“…gym called CrossFit Roots, one of more than 1,700 CrossFit gyms around the world. The program emphasizes intense, simple workouts in bare-bones gyms, where people perform squats, throw heavy balls against walls, perform countless pull-ups and push-ups, and nearly (or do) collapse by the end of the workouts. The workouts first were popular with police academies, military units, martial artists and firefighters but have spread to fitness enthusiasts in general.”
Shortly after joining the gym, Graham, like a lot of CrossFitters, also began eating “paleo” (short for paleolithic), an approach to diet that in some regards mirrors CrossFit’s minimalist, no-nonsense training ethic: the diet eliminates dairy products, legumes, all grains, refined sugar and most salt. It is a diet, in other words, similar to what people ate during the Stone Age.
The paleo-CrossFit combo- platter has transformed Blakely’s life. Her husband, who followed her into CrossFit and the diet, is a changed man, too.
“I didn’t even know he was good-looking,” said Graham, with a wink, just before starting a session recently in CrossFit Roots’ tiny Boulder gym — really, more like a big garage — just off Pearl Street. “By week three, the weight was coming off so quickly, and I was getting so many compliments, I said, ‘OK. I’ll stick with this.’ ”
The book on paleo eats
CrossFit’s embrace of the paleo way, also called the “cave man” diet, also has thrilled Colorado State University professor Loren Cordain, though he isn’t swinging a club in celebration or grunting for joy. At least not yet.
But the scholar, who teaches in the university’s health and exercise science department, wrote the book “The Paleo Diet” in 2002, based on decades of research into the diets, and the health, of people who get their food from hunting and gathering. Among other things, Cordain found people who eat diets rich in meat, vegetables, fruits, nuts and seeds suffer fewer diseases and health problems than Western contemporaries.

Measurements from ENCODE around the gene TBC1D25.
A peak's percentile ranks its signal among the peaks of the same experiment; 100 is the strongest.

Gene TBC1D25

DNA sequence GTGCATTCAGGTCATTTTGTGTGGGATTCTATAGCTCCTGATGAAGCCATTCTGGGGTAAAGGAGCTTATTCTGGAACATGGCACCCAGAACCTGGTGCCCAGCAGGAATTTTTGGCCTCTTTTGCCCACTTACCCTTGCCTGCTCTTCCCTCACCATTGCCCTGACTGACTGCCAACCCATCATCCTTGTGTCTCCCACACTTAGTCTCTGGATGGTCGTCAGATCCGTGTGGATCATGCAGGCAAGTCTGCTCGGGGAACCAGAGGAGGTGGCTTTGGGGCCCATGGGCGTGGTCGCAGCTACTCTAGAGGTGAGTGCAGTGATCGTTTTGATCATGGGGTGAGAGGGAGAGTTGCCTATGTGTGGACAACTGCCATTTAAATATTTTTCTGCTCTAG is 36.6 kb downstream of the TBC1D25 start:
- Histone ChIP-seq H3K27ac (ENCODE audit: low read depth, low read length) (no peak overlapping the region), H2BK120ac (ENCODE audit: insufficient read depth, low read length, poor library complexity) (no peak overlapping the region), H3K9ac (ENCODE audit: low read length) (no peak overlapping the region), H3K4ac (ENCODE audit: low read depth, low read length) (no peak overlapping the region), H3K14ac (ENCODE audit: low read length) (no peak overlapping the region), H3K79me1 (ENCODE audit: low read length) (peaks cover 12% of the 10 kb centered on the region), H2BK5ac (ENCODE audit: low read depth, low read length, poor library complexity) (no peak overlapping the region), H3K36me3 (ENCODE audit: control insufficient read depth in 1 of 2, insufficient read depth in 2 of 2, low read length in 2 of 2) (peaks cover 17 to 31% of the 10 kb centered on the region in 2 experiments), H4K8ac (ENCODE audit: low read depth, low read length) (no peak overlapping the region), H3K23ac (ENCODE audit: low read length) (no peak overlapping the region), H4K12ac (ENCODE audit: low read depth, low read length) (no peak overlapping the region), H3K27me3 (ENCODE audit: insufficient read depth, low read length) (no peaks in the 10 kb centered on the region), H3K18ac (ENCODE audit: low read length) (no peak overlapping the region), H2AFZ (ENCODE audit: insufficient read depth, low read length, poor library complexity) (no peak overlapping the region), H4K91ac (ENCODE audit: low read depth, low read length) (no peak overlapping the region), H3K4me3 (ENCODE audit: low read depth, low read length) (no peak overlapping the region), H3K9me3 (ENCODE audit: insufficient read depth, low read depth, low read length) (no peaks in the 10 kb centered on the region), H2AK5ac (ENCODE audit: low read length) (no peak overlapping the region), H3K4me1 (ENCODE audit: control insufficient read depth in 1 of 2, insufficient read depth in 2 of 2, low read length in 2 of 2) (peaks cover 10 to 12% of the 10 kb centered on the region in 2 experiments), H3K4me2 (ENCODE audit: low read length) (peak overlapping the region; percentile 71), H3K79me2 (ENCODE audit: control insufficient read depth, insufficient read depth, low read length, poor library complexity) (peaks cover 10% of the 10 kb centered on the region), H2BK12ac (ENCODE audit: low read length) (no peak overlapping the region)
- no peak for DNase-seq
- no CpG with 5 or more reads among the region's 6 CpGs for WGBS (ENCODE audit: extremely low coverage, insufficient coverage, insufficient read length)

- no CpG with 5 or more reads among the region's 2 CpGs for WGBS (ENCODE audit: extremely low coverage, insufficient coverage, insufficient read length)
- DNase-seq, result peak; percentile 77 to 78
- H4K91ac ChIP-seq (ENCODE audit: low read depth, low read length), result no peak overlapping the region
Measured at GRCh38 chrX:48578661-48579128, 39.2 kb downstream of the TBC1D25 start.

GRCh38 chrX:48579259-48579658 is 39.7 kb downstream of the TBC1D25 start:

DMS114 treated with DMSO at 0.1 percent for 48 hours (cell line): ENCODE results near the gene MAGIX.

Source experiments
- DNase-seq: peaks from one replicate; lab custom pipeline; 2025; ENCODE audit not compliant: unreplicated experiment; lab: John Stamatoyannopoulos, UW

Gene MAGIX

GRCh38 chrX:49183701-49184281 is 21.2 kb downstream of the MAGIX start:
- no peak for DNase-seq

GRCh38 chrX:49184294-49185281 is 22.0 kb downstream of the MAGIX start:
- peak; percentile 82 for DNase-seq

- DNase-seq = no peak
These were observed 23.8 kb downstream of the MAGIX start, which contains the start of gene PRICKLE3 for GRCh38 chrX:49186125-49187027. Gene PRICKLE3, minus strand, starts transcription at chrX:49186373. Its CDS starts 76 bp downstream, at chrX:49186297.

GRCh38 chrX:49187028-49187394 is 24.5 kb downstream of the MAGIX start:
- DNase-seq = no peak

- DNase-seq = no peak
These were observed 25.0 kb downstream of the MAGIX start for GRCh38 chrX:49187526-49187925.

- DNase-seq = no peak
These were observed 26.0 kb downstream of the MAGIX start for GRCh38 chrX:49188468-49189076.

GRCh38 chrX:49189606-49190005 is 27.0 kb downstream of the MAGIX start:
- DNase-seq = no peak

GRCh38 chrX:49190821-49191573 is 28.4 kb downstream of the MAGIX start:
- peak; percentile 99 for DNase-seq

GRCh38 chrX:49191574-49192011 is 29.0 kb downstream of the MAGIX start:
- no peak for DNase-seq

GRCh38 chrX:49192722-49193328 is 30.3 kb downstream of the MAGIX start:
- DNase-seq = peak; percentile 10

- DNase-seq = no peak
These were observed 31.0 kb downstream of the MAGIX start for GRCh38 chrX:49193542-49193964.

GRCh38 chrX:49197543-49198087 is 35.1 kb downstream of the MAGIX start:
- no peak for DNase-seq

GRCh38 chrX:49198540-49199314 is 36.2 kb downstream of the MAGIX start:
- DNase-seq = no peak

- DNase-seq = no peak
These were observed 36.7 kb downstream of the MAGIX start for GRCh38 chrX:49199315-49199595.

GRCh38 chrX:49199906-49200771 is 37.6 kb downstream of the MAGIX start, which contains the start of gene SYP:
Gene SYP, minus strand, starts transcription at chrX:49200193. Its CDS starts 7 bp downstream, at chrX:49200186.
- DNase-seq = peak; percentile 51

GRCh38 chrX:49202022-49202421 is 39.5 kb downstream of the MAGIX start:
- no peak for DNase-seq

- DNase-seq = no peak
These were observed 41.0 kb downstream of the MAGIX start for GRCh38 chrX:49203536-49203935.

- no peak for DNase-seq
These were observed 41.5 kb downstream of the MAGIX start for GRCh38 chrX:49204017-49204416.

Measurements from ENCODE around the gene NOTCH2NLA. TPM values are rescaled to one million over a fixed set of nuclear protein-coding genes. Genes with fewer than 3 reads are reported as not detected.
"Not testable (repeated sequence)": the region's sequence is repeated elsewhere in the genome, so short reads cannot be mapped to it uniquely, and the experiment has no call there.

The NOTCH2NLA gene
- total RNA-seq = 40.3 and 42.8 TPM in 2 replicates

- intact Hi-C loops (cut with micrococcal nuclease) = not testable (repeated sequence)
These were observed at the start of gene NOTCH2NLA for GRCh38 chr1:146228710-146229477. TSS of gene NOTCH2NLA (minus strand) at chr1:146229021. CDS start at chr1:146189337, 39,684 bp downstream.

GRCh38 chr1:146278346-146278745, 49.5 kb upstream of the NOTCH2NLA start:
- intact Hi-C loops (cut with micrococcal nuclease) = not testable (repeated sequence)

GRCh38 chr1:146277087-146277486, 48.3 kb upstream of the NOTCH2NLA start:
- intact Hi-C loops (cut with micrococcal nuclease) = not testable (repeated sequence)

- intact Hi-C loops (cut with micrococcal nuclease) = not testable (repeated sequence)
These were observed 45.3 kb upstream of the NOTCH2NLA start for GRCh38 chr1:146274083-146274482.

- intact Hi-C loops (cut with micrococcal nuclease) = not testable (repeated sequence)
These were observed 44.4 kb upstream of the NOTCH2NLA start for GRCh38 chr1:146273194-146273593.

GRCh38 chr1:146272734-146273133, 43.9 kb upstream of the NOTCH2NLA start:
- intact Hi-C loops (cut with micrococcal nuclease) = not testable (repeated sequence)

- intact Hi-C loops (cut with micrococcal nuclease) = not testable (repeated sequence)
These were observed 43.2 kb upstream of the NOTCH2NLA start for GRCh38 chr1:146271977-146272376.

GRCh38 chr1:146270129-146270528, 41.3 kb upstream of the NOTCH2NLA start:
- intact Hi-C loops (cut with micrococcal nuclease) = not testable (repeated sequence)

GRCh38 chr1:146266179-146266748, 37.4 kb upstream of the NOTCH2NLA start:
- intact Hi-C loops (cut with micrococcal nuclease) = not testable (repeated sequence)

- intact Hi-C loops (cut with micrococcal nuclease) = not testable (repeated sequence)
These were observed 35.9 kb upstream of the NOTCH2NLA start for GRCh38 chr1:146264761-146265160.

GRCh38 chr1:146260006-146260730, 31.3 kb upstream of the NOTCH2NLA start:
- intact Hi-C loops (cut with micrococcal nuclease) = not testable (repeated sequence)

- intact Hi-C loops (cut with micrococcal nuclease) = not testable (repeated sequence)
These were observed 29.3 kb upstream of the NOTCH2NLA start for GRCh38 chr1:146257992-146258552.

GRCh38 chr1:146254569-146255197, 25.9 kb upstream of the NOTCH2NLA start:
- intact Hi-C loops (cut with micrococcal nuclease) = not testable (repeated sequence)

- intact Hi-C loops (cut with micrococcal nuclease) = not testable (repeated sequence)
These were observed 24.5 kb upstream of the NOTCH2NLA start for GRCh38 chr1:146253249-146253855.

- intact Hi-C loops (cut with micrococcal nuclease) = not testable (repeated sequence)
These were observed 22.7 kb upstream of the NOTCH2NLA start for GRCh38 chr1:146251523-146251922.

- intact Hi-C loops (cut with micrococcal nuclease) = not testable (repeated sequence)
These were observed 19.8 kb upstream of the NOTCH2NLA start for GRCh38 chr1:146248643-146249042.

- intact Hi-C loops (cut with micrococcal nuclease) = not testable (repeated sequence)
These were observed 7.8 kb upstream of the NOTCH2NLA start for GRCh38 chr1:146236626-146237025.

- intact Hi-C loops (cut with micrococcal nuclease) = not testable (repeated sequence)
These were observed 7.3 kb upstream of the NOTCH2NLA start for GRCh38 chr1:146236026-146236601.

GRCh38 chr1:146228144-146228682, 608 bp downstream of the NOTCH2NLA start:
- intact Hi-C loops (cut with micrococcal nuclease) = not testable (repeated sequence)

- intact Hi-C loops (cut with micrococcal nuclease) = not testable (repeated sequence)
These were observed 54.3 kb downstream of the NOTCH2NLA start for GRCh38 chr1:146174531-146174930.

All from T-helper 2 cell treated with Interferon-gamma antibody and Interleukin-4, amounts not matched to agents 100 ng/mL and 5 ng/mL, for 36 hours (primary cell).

The book didn’t do gangbusters in the marketplace. Cordain continued publishing articles and teaching. And then, nearly a decade later, the book started selling. Its ranking on Amazon.com began creeping up. Now, Cordain is a celebrity among CrossFitters. It all surprises Cordain, a tall, ruddy guy who has dedicated his life to scholarship.
The CrossFitters “have banded together, and the de-facto diet they have chosen is the paleo diet,” he said. “You can’t kick a gift horse in the mouth.”
Like most people involved with CrossFit, Nicole Gibson, one of the owners of CrossFit Roots, heard about the paleo diet at roughly the same time she discovered CrossFit. Now she runs the Boulder gym fulltime (she used to work as a city planner) and she eats paleo.
“In Boulder there is so much gimmicky health food,” she said. “We just wanted a way to give people a clear understanding of what real food was, and we thought this was the best way to get people thinking about food.”